|5/19/2021 9:43:00 AM|
Questions about wind power
There are four, fundamental facts that every community and every landowner approached by a wind power developer wants and deserves to know: What is the power size in megawatts of each turbine? How tall are the turbines? How many would be installed and over what area? With today's wind turbines more than twice as tall and 3.6 times more powerful/louder than those at Montfort, Wisconsin, the public deserves to know if the company has tested the turbines for noise and air impacts under Wisconsin's lower standards?
Three of the multi-national companies pursuing large wind power plants in Iowa, Lafayette and Grant Counties (Wisconsin) have provided none of this information either for the public, at large, or for directly affected landowners or their neighbors. To be specific, this fundamental information was omitted in PRC's mid-April brochure regarding the Red Barn power plant that would surround Montfort, it was not present in Invenergy's mid-February notice to Iowa County and Pattern LLC did not mention it in their interview with the Dodgeville Chronicle this month concerning their Uplands plant proposal aimed at Iowa and Lafayette Counties.
Further, when counties have received scarce information from developers, they have not informed the public about it or placed it into public records. The seriousness of these omissions becomes evident when one considers that Foxconn's much discussed $672 million plant proposal has only one-third of the value of Uplands when tax and other incentives are folded in over 40 years.
And, unlike large factories, these wind power plants would be glaringly obvious to all commuters and vacationers on Highways 151 and 18, starting from outskirts of Madison to the bluffs of the Mississippi River.
Day and night.
Had Invenergy's February 16, 2021 letter to the Iowa County Board been publicly reported, the citizenry of Southwestern Wisconsin would have found the company's advice about the County's out-dated, 2014 Wind Ordinance highly informative. The international power plant builder writes, "We encourage you to leave it in place,.." despite the fact that updating it would add protections pertaining to impacts from large turbines and other transparency improvements.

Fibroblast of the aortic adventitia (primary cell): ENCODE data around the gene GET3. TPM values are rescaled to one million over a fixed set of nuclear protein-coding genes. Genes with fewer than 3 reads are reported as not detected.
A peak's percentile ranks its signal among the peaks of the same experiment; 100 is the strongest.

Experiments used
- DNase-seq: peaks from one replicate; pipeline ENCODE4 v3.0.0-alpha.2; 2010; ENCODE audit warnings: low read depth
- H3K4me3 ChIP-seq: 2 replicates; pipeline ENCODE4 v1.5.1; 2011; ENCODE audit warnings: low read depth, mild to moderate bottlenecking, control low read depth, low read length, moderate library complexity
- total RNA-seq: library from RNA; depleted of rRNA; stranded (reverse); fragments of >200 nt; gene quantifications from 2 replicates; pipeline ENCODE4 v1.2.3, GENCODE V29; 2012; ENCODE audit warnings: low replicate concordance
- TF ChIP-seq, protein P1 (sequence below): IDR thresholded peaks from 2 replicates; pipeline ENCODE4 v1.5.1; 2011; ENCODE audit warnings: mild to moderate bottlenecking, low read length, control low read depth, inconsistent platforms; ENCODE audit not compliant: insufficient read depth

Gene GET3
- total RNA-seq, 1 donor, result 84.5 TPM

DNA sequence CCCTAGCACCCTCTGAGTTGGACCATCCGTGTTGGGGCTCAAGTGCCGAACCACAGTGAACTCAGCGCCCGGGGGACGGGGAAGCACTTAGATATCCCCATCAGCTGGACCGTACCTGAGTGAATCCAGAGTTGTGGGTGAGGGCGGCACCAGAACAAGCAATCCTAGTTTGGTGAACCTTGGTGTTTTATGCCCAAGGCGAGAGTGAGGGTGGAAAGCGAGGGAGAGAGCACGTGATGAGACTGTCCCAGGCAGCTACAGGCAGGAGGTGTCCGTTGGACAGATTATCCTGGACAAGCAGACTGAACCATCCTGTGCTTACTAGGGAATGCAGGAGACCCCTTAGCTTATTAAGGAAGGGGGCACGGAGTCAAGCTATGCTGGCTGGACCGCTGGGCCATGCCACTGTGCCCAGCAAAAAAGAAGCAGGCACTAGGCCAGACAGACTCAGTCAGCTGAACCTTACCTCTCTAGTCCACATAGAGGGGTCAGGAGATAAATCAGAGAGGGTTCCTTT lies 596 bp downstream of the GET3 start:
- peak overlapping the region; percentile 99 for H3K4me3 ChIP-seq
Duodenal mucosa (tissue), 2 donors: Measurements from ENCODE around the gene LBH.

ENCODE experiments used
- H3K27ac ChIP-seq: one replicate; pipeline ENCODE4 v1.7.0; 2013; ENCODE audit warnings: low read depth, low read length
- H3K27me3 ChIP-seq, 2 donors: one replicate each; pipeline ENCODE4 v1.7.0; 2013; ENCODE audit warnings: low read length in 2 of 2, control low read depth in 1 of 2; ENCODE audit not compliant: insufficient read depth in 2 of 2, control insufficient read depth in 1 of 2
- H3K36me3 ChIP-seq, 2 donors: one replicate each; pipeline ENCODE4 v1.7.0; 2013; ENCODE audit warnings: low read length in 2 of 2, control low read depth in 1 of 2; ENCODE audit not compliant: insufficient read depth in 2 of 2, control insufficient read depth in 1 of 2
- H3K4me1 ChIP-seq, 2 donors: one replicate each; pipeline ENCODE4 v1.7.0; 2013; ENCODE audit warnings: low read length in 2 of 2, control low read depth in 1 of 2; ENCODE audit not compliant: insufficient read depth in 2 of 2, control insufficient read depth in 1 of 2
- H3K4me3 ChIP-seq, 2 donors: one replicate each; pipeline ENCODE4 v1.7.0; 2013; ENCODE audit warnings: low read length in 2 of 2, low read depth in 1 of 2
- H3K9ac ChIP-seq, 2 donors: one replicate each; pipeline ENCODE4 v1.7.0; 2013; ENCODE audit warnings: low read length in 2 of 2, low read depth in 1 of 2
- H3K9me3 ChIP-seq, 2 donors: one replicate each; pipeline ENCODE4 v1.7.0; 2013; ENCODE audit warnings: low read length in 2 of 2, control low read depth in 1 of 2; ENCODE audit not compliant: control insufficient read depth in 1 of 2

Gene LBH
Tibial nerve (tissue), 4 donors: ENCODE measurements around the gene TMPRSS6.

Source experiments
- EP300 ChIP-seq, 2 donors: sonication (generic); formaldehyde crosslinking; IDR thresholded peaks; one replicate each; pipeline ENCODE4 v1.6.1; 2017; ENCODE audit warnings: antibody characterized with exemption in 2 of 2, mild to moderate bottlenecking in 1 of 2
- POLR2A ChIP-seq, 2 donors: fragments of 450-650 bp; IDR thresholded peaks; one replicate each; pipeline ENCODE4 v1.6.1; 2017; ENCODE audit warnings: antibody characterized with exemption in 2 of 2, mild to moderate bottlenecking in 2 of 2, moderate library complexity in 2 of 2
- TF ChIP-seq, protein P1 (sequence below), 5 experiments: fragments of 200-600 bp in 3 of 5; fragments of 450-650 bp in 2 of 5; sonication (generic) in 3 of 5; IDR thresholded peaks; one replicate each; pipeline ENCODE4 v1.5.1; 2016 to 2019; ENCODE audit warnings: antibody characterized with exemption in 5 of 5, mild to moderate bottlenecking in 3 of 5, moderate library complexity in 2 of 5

The outcome of Uplands still rests on landowners not signing lease contracts with Pattern.
Those who are approached to sign are encouraged to ask themselves: Why would Invenergy risk stating this request if the company had no fear of increased public and landowner accountabilities from an updated Wind Siting Ordinance?
Secrecy on both sides has persisted even as community papers have published a steady stream of citizen concerns and information requests since December. The Iowa County Board has yet to acknowledge that more than fifty citizens formally asked the Board to host an on-record, public information meeting for developers to answer questions received in advance and for citizens to ask follow-up questions.
Concerns about negative health impacts were furthered at the Iowa County Planning and Zoning Committee meeting last week when Scott Godfrey, a member of the Wisconsin Wind Siting Council, stated that he sees little or no ability for County to stand-up for affected residents should they become chronically sick from wind turbine exposures. In 2010, three Wisconsin families were forced to move from their homes in Brown County when they were exposed to only eight turbines. Those turbines are two hundred feet shorter and have less than half the power of those aimed at the Livingston, Wisconsin area.
No one disagrees with Invenergy that outdated and lacking public protections are doing a very good job of, "promoting private property rights." They have literally placed the future of Southwest Wisconsin in the hands of our neighbors. This is our time, this is our test; we either practice the golden rule or have our lands and local economies ruled by outside interests.
Readers may access a footnoted version of this letter at http://bit.ly/SecretsContinue
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